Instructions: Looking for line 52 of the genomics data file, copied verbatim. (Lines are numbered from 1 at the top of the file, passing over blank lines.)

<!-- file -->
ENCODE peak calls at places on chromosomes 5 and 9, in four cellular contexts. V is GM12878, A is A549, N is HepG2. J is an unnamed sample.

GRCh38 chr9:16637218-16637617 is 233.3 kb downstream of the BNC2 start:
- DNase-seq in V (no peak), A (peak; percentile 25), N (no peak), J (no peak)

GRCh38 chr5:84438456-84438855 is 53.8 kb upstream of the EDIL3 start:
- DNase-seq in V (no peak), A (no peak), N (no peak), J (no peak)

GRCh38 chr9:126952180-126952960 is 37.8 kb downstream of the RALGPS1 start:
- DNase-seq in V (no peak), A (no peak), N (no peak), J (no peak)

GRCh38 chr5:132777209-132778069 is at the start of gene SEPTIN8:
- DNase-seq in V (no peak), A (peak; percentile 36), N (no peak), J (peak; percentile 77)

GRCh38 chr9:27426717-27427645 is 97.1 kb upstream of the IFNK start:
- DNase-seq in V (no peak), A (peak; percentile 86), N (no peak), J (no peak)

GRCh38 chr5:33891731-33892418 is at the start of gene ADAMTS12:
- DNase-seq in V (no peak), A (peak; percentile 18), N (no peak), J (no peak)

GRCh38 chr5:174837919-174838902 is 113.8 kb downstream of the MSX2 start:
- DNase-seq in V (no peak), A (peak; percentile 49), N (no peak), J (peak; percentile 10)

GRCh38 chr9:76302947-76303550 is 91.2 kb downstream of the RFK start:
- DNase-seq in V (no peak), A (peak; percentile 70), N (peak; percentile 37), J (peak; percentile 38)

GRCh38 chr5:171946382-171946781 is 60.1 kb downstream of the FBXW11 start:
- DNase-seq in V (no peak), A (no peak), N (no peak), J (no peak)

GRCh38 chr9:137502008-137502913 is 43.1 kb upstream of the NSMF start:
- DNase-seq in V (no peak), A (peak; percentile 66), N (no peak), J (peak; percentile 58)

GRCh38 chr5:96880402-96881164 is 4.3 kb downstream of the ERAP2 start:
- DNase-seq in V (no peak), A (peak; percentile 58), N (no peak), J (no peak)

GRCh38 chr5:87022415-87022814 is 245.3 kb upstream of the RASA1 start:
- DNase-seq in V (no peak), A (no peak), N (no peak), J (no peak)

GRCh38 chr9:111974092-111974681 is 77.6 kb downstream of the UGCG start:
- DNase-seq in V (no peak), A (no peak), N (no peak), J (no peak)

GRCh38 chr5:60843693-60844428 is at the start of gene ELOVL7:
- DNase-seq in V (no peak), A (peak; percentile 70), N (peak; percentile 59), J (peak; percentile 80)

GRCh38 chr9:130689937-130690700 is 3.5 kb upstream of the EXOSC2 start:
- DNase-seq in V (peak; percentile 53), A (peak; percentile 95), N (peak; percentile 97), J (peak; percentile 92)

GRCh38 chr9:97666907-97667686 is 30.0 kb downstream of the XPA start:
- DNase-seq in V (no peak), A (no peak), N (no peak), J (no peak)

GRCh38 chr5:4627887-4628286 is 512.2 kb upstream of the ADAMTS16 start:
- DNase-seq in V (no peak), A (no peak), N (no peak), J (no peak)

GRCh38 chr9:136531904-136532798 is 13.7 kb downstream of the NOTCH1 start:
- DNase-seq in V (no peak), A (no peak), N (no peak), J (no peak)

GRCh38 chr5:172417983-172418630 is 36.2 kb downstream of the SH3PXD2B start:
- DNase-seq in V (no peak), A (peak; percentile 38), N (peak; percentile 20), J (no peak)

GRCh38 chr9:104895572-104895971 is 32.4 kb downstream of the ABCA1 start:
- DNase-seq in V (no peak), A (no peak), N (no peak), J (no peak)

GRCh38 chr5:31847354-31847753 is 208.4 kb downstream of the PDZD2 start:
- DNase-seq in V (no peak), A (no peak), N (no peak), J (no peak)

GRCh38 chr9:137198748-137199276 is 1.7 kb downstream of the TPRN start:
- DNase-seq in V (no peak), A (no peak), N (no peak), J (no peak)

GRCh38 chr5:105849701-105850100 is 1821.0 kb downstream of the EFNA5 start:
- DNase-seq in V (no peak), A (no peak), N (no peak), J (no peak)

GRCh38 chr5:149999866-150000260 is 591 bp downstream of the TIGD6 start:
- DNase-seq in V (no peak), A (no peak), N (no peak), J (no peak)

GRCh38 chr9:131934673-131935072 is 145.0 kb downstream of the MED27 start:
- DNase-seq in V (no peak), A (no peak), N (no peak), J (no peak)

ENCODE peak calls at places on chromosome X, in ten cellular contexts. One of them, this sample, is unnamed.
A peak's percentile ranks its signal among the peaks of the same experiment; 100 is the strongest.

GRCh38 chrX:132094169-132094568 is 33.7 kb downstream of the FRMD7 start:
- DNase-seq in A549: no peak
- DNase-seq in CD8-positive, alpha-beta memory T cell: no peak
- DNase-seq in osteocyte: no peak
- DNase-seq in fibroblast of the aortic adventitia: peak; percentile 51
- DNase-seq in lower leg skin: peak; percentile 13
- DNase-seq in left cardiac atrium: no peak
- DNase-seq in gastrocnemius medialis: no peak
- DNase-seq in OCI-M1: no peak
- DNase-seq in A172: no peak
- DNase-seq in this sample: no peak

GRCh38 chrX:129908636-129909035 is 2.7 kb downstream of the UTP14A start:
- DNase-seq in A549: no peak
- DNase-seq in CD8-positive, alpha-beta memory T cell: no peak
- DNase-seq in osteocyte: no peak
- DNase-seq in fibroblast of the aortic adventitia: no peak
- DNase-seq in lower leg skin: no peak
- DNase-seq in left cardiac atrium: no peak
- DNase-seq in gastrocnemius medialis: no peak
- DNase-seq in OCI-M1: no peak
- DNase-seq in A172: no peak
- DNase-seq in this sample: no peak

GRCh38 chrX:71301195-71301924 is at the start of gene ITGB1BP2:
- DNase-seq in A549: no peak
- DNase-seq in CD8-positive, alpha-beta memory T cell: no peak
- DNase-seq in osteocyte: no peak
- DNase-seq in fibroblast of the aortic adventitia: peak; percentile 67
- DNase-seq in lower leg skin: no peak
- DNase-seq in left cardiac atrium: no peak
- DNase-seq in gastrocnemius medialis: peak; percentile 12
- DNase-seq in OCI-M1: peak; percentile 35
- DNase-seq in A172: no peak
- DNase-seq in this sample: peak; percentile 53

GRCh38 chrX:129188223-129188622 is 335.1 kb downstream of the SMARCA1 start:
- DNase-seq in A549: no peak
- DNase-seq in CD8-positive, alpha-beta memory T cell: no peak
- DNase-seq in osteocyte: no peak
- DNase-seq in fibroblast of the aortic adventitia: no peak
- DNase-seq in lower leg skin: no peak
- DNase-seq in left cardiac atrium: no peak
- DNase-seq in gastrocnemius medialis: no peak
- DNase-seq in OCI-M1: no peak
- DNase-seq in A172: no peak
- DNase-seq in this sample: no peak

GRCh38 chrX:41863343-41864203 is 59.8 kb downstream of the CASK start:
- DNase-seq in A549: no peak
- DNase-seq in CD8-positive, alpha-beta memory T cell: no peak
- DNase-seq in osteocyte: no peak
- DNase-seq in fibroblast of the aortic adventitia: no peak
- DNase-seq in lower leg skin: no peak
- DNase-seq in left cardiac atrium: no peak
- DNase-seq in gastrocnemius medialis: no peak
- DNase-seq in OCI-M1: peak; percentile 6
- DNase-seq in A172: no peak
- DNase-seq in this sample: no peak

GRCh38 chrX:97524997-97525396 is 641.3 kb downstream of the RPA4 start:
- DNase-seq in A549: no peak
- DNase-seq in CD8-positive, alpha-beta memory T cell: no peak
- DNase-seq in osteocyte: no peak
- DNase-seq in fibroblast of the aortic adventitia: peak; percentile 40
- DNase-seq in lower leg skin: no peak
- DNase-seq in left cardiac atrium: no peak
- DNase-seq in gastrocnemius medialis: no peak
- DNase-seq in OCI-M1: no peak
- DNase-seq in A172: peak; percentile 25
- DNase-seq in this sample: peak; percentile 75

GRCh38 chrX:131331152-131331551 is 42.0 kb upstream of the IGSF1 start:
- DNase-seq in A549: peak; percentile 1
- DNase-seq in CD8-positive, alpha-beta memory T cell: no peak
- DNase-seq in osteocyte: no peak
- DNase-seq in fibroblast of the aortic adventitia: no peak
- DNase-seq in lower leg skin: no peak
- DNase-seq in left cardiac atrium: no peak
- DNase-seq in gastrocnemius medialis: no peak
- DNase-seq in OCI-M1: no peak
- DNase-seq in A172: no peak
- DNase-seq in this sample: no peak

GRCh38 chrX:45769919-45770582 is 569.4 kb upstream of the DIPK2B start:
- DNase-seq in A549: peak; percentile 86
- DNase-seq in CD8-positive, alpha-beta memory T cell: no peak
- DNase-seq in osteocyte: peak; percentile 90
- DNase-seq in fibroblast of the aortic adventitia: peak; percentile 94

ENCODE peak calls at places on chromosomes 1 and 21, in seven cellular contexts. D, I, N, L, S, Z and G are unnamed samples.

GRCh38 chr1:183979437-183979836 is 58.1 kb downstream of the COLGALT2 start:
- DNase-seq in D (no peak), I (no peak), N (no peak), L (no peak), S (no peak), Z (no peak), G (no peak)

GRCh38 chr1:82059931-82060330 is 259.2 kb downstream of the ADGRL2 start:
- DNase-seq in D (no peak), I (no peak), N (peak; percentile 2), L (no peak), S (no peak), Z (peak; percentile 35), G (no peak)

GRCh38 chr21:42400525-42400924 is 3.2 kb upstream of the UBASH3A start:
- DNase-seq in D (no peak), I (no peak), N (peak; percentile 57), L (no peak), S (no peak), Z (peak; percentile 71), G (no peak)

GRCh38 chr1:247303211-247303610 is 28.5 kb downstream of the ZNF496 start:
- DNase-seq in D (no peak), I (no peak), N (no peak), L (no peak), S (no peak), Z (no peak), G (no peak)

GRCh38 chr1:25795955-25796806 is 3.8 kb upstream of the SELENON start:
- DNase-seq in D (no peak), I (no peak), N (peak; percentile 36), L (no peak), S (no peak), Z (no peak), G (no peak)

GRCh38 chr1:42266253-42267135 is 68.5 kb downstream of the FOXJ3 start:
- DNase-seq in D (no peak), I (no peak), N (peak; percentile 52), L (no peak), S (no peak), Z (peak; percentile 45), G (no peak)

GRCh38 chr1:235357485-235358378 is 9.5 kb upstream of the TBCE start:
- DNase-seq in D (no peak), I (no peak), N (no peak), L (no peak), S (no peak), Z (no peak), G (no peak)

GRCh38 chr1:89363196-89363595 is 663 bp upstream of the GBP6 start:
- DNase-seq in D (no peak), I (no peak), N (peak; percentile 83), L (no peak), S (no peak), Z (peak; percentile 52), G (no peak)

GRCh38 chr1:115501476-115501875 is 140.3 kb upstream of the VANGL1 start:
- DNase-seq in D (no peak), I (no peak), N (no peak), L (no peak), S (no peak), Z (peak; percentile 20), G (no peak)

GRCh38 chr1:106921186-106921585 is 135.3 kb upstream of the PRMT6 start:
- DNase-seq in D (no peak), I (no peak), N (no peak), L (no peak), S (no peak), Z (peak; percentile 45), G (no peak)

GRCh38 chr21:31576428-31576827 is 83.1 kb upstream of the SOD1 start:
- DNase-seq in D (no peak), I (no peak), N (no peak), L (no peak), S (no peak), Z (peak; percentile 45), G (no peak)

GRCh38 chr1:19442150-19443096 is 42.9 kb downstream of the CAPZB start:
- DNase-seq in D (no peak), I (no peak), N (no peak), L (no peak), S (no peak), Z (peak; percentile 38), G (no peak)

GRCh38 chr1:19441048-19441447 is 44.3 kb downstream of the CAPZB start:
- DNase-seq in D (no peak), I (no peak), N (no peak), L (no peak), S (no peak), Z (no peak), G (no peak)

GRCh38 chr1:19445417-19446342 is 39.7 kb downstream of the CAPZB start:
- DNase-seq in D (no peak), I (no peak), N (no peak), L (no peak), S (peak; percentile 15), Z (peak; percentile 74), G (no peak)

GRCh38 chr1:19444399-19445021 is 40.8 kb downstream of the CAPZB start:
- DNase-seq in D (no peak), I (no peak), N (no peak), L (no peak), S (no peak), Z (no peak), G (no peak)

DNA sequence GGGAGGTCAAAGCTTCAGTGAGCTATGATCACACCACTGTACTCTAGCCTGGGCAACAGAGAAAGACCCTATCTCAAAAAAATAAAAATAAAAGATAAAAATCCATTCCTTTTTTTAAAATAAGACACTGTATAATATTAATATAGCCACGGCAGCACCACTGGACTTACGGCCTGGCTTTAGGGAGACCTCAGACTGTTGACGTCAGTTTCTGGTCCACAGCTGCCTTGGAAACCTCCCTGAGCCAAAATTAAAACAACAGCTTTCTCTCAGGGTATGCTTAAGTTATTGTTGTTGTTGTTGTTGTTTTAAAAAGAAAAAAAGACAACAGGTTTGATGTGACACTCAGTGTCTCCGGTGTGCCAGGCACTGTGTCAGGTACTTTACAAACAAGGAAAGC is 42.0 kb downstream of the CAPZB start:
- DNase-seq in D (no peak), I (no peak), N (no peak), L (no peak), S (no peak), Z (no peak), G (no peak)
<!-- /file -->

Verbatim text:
ENCODE peak calls at places on chromosome X, in ten cellular contexts. One of them, this sample, is unnamed.